Memo commission not interested in my version says Haqqani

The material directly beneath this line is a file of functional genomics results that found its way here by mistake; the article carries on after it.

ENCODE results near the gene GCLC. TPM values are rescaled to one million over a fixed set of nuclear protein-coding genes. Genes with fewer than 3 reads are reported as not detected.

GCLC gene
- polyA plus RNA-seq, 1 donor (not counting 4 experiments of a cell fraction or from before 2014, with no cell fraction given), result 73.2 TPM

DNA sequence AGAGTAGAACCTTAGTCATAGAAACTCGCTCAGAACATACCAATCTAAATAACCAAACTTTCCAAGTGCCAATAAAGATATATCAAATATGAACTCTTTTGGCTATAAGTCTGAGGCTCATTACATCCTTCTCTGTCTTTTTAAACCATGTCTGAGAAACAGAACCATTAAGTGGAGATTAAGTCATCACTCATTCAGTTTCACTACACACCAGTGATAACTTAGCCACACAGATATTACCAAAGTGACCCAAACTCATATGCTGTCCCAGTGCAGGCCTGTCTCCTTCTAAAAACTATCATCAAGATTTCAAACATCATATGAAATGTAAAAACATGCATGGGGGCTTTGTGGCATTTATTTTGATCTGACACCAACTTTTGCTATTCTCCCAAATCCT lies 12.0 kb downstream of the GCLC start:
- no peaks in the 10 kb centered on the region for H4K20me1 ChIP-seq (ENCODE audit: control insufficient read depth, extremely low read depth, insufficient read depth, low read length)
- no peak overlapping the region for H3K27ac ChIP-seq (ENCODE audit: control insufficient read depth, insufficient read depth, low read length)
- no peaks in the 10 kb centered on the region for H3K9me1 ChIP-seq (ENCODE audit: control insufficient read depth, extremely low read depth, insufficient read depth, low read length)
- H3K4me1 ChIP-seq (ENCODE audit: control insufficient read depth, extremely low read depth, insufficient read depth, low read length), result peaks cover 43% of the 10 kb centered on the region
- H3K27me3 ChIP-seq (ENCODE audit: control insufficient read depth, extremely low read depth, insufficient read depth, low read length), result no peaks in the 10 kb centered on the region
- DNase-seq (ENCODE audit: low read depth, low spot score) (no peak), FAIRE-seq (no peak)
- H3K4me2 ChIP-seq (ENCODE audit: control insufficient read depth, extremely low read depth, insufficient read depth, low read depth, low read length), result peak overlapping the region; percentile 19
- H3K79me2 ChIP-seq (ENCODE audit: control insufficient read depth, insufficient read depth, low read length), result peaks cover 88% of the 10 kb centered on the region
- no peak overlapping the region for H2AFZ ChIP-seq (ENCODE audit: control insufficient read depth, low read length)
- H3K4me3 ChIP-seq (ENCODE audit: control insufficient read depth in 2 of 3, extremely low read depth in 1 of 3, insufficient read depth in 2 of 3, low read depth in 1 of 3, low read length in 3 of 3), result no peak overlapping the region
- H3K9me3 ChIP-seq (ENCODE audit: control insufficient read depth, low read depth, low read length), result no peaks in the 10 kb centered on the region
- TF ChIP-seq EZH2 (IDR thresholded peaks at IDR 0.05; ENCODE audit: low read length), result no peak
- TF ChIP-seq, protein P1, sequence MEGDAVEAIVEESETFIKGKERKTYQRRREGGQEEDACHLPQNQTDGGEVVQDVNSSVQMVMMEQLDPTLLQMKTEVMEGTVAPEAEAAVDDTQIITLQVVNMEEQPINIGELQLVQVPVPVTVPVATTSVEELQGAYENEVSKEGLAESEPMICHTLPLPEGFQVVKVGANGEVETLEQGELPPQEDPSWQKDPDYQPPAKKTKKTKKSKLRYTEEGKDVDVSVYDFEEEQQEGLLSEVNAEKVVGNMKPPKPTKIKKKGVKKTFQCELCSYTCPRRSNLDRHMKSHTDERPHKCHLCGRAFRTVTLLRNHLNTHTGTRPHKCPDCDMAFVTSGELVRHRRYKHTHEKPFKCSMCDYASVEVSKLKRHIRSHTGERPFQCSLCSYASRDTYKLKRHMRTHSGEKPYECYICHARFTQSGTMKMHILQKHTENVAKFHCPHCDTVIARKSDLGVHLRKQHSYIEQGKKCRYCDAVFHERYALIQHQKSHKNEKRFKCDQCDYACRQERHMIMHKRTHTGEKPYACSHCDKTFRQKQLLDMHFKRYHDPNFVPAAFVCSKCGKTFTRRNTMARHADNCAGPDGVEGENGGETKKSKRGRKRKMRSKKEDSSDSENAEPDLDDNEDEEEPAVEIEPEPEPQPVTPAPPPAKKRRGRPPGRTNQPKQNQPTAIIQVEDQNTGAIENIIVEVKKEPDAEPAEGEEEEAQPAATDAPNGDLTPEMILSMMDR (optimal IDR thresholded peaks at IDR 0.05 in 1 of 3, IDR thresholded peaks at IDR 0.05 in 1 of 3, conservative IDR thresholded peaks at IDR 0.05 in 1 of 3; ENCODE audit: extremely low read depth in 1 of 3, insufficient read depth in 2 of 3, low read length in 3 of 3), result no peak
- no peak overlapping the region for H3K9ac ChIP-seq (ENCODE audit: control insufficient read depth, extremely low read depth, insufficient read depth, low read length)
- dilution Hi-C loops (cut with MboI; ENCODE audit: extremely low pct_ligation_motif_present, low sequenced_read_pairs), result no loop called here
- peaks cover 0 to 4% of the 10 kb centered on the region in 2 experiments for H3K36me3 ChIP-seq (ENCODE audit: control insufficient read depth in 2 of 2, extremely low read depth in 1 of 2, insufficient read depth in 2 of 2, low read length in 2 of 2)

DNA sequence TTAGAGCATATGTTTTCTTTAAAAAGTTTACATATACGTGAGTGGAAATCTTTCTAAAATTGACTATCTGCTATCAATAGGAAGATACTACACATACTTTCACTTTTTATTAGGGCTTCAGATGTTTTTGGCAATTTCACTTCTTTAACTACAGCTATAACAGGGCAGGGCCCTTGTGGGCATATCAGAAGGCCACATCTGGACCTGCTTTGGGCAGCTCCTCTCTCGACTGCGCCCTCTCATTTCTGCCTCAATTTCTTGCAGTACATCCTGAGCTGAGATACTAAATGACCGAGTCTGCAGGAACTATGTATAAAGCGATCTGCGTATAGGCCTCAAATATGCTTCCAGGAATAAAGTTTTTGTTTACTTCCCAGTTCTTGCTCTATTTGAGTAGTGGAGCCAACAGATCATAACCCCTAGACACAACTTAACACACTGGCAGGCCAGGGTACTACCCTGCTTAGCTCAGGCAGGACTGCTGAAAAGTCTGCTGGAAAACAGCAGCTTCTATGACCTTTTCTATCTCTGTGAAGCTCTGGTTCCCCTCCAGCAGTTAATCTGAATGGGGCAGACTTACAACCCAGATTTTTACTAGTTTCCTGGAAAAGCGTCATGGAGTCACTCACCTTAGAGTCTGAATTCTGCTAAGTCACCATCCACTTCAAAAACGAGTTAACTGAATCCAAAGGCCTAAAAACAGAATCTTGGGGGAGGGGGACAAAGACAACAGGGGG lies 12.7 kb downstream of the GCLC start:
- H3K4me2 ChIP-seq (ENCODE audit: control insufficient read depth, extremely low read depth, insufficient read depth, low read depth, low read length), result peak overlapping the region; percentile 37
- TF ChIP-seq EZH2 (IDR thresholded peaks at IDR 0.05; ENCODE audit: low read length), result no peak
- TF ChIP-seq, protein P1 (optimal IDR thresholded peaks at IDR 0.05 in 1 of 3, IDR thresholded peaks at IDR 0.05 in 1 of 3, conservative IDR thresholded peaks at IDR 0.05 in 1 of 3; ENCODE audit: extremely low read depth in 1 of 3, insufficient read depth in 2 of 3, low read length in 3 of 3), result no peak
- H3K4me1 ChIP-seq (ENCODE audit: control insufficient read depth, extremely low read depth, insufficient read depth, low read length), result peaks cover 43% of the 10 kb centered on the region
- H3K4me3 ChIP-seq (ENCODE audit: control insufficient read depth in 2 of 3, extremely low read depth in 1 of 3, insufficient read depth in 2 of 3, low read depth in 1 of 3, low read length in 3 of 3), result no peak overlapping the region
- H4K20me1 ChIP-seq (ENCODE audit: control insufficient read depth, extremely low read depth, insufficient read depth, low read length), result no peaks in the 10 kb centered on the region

WASHINGTON: Former Pakistani ambassador to the US Husain Haqqani has said that the Memo Commission’s decision to conduct forensics on the Black- Berry handset of his accuser, Mansoor Ijaz, after completion of final arguments was “most unusual.” He claimed that what took place in London in the absence of his representatives cannot be called a lawful forensic examination. “Allowing a so-called expert to look at a handset on the terms of one respondent outside a forensics laboratory is a tainted exercise that hardly represents fair-play or advances the cause of justice,” he said. Talking to The News by phone from Boston, Haqqani said that the main claim of his accuser was that the contents of the memo had been communicated in a telephone call and said the excessive focus on Blackberry data was politically motivated to help establish otherwise unprovable claims. Haqqani, who teaches International Relations at Boston University, stressed that he had cooperated with the Inquiry Commission set up by the Supreme Court out of respect for the institution of the judiciary, even though his review petition against the Commission’s formation was pending. “I have withdrawn from the Commission’s proceedings only after it became obvious that its head was not interested in hearing my point of view. I was not even given the video recording of the proceedings so that my lawyers could not point out the arbitrariness of what was and was not recorded on paper,” he said. Professor Haqqani, as he prefers to be called, said that the Commission was not a trial court and “we must all wait and see what findings it presents to the Supreme Court and what the Supreme Court does after receiving those findings.” He also said that he has not played any role in US-Pakistan relations since his resignation as ambassador, and rumours to that effect were “motivated by ignorance and prejudice.” Haqqani laughed off comments by former Foreign Minister Shah Mehmood Qureshi about his continuing influence on Pakistani policy towards the United States. “Unlike Makhdoom Sahib, I remain loyal to the Pakistan People’s Party but now that I do not have an official position, I have no business interfering in government policy,” he said, adding that his views about the need for a reality-based foreign policy and positive US-Pakistan relations free of ideological hatred were well-known and he would continue to voice his opinions as a scholar and teacher. “I am only a small worker and contributor to the cause of a pluralist and tolerant modern Pakistan,” Haqqani said. “A towering figure like Shaheed Mohtarma Benazir Bhutto had to live outside the country for a decade and Altaf Husain Sahib has been leading a major political party from exile for two decades.”